Police harassment at Stansted?

I feel strange about writing this, though remembering what happened causes a surge of differing emotions to rise in me; I think putting down my thoughts might be cathartic. I remind myself that it could have been worse: I am white, Oxford-educated, financially secure and so on, and yet I still feel I have a right to feel a degree of anger and unease.

It started last Friday morning, when, having got an early flight from Derry to London Stansted, I went to wait in the bus station attached the airport for my coach back to Oxford. This was a four hour wait, so I sat there reading a book while waiting for the coach to come.

About 45 minutes before my coach was due to come, a police sniffer dog jumped on me, and two police officers who had appeared out of nowhere immediately began questioning me. I was asked to empty my pockets, my ID was checked against the police computer, and I was asked repeatedly the same questions (where I had come from, where I was going, why, and so on and so on). This went on for about 20 minutes. Eventually they were satisfied that I had done nothing wrong, and they left me alone.

Or so I thought. Next two more officers approach me, purely on the basis that I looked nervous and “frightened” after this experience. What followed here was another 25 minutes of questioning, demands to see my passports, my boarding passes and coach tickets and so on, as well as questions about my personal life and family, and my profession.

The longer this went on, the more nervous and frightened I became. I was worried, too, about missing my coach (which was due to leave at 12). I was asked repeatedly why I was shaking, to which I gave an answer about being tired. I realized that simply saying, “I am frightened because you are harassing me”, would be taken as antagonistic, which one ought to avoid in an airport. It was equally discomforting that the officers insisted that they were working as part of a new programme to keep Stansted airport safe, and that they applied a veneer of friendliness of their actions, as if it could disguise how fundamentally aggressive what they were doing was.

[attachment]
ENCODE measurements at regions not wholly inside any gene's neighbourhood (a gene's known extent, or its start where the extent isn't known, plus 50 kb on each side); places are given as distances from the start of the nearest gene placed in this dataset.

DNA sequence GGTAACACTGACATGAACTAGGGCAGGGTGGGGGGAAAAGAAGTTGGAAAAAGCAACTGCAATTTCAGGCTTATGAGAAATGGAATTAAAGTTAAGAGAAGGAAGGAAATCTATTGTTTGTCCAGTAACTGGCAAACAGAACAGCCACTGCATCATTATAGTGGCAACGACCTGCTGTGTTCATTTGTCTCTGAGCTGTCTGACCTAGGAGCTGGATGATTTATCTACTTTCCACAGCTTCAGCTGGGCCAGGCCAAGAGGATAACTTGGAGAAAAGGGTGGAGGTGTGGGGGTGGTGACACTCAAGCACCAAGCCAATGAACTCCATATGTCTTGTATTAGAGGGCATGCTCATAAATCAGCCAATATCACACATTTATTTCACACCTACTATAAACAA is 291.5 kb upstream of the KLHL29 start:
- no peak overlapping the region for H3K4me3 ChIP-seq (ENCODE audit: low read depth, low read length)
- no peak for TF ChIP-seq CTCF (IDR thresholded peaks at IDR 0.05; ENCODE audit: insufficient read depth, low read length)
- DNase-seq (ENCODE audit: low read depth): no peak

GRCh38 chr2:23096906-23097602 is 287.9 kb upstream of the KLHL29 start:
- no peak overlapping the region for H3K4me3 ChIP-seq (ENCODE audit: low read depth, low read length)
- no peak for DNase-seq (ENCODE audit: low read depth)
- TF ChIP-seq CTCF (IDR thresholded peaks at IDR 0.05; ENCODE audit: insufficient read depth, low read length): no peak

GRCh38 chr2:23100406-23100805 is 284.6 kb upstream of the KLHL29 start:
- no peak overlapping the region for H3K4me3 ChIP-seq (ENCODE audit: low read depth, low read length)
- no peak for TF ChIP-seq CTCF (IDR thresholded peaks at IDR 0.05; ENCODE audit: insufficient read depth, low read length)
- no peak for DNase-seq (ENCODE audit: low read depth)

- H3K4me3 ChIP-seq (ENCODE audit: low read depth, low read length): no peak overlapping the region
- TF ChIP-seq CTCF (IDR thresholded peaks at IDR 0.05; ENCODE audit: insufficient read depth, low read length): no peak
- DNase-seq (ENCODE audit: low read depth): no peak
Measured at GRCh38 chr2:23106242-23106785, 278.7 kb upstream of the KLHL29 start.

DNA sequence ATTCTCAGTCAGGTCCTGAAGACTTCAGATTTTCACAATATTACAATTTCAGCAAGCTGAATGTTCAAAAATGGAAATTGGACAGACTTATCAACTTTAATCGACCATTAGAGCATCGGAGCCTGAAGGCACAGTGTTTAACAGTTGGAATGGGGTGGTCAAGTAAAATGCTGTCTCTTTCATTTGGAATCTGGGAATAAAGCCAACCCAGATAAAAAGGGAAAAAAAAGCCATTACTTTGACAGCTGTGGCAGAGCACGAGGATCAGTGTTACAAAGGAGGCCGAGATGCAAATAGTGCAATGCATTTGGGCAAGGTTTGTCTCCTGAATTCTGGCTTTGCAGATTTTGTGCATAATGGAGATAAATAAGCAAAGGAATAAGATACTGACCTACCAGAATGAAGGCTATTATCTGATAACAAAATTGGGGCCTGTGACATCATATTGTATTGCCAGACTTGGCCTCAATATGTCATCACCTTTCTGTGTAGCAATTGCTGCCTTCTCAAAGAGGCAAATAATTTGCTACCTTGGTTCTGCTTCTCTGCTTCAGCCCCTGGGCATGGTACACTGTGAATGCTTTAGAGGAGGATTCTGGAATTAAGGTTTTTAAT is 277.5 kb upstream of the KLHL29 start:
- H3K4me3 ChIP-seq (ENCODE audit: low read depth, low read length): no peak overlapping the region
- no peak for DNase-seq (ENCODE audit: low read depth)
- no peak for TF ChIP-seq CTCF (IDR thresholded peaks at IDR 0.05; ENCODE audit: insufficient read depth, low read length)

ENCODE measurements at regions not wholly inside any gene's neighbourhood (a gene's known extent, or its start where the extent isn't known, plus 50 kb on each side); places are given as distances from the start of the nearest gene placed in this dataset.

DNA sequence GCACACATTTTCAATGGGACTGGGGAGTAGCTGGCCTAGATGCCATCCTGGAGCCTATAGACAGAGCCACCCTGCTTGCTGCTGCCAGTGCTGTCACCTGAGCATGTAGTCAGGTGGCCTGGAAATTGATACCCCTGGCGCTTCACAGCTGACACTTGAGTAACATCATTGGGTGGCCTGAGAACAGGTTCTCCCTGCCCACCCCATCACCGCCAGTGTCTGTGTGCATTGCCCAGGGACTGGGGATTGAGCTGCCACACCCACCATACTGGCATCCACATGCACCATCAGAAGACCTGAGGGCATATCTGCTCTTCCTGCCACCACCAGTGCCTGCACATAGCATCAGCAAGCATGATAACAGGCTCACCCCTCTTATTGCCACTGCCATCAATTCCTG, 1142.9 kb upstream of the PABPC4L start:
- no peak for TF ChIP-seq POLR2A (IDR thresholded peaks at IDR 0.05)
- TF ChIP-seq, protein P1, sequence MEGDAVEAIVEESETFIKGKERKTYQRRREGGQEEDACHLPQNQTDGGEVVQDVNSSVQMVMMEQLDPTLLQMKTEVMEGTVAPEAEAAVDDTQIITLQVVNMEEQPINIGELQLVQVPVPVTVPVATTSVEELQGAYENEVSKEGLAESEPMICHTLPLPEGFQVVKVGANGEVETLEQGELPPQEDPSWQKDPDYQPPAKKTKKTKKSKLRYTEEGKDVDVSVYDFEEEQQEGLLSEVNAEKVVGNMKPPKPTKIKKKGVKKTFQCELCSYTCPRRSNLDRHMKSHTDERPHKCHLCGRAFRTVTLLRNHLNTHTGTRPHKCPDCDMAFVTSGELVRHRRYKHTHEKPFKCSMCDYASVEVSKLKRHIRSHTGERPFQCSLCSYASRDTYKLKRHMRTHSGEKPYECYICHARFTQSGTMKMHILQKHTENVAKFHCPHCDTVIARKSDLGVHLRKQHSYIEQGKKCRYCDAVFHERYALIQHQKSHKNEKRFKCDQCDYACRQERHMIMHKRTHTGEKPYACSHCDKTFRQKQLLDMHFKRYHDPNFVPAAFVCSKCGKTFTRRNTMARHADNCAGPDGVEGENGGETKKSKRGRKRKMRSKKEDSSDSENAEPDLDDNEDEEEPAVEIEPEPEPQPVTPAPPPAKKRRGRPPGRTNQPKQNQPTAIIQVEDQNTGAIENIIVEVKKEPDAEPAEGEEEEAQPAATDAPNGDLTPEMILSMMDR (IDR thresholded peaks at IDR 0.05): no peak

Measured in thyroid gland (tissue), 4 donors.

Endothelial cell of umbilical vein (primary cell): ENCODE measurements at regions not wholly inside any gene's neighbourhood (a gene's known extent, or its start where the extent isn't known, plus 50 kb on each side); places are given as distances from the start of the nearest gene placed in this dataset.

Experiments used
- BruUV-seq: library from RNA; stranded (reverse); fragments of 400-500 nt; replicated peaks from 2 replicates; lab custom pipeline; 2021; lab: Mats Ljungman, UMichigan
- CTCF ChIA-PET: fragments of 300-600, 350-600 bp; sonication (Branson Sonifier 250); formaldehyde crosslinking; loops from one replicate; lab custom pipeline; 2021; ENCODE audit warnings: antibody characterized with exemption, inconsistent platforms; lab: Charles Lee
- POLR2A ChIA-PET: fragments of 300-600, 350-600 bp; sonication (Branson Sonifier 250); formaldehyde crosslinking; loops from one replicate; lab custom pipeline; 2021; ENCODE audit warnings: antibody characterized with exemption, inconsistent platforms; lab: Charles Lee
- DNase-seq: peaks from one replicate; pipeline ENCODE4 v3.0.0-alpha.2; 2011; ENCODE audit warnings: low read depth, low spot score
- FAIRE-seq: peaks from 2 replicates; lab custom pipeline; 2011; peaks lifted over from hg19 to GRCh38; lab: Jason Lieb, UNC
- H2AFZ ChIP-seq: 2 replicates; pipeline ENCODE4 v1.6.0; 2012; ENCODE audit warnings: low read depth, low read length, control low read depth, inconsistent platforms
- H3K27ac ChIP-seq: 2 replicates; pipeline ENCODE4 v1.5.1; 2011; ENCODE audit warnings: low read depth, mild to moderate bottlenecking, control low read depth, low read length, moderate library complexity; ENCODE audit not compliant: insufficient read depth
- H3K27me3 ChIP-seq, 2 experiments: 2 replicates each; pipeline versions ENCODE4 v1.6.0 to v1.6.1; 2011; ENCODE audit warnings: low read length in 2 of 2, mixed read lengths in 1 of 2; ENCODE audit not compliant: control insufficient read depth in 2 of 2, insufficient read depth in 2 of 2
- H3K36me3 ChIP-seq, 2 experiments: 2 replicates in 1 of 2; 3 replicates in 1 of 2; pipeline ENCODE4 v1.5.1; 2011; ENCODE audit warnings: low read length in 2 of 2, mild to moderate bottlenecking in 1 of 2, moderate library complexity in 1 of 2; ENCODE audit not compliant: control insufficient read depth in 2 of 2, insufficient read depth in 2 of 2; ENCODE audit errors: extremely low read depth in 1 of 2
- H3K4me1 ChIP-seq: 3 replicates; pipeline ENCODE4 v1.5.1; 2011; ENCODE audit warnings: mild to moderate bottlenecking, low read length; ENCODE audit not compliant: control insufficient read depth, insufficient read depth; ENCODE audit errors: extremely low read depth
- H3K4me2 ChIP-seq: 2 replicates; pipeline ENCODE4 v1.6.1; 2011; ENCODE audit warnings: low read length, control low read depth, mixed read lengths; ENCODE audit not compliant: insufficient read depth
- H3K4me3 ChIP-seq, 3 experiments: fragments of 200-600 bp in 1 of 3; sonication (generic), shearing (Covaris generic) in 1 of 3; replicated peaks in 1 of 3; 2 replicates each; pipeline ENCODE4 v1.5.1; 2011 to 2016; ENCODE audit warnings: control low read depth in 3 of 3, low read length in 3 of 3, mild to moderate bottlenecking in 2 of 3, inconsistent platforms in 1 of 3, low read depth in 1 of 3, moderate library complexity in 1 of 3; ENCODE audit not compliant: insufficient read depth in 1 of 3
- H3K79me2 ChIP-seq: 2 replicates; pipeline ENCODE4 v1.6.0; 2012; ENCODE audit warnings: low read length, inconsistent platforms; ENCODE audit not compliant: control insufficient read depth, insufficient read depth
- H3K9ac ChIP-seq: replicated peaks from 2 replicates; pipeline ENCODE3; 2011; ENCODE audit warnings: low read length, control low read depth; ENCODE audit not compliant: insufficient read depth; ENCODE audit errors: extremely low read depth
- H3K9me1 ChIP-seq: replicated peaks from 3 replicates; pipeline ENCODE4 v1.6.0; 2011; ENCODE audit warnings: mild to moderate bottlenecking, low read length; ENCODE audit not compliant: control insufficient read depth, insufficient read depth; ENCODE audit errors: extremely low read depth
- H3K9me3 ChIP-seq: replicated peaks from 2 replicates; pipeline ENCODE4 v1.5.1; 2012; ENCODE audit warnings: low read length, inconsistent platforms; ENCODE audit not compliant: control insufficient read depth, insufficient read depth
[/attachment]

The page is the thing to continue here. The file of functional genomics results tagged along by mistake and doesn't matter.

Thankfully I managed to catch the bus, feeling exhausted and uneasy. Should I avoid Stansted airport in future, even though it’s the most convenient location to travel to for me when coming to England? Was it because of how I was dressed, with the Metallica t-shirt and coat with fur-lined hood and boots? Was it because I was so spaced out because of tiredness? Was it the Irish accent? How much worse would it have been if I were Muslim and/or black?

Why was my fear taken as some sort of admission of guilt? Not content with policing my actions, they felt the need to also police my emotions?





7 thoughts on “Police harassment at Stansted?

  1. Clare Pooley

    What a horrible experience! I think you coped with it better than I would have done. I can understand you feeling reluctant to use Stansted but why should innocent people have to be forced into making their lives more difficult by these bullying tactics. Other airports could be just as bad.

    Liked by 1 person

    • gmbakerblog

      Yeah, I agree with you ! Stansted is also the most convenient for me as there is a direct flight to my hometown in Ireland, it would be a shame to be forced out. I think you’re right – most airports seem to be going this way.

      Liked by 1 person

      • Clare Pooley

        Thank-you very much for the follow; I have reciprocated. I have been reading some of your other posts this evening. I read your post about the difficulties of being a student with interest and sympathy. My elder daughter has struggled through a couple of degrees, an MA and a PhD and tried to earn money at the same time. Life has been very hard and she still only has two part-time jobs and lives in a room in a shared flat. She finished her PhD nearly a year ago and has only just become relaxed enough to start reading for pleasure again. Going out to work is definitely much easier than being a student or working from home!

        Liked by 1 person

  2. nikita2829

    This is so shocking to read, not that I don’t believe it, but because it’s just so casual in the way that it’s carried out. Awful. I once had a similar experience in a club, as a teenager, when my friends and I were accused of either having, or being on some sort of drugs. They picked on us for no reason, gave no explanation, made us feel like criminals, searched our bags and pockets, questioned us, and then had to let us go. No apology, no evidence for why we were cornered and intimidated, and our nervousness as this interrogation took place was used as justification for it happening in the first place. Disgusting, but there was nothing that we could have done to prevent it happening, and we’ll never know why it was us that was targeted. You’re not alone in this, but yes, every such situation is different, and often hinges on types of privilege. My friends and I were all female and the bodyguards and other staff that hustled us into a sideroom were mainly older men.

    Liked by 1 person

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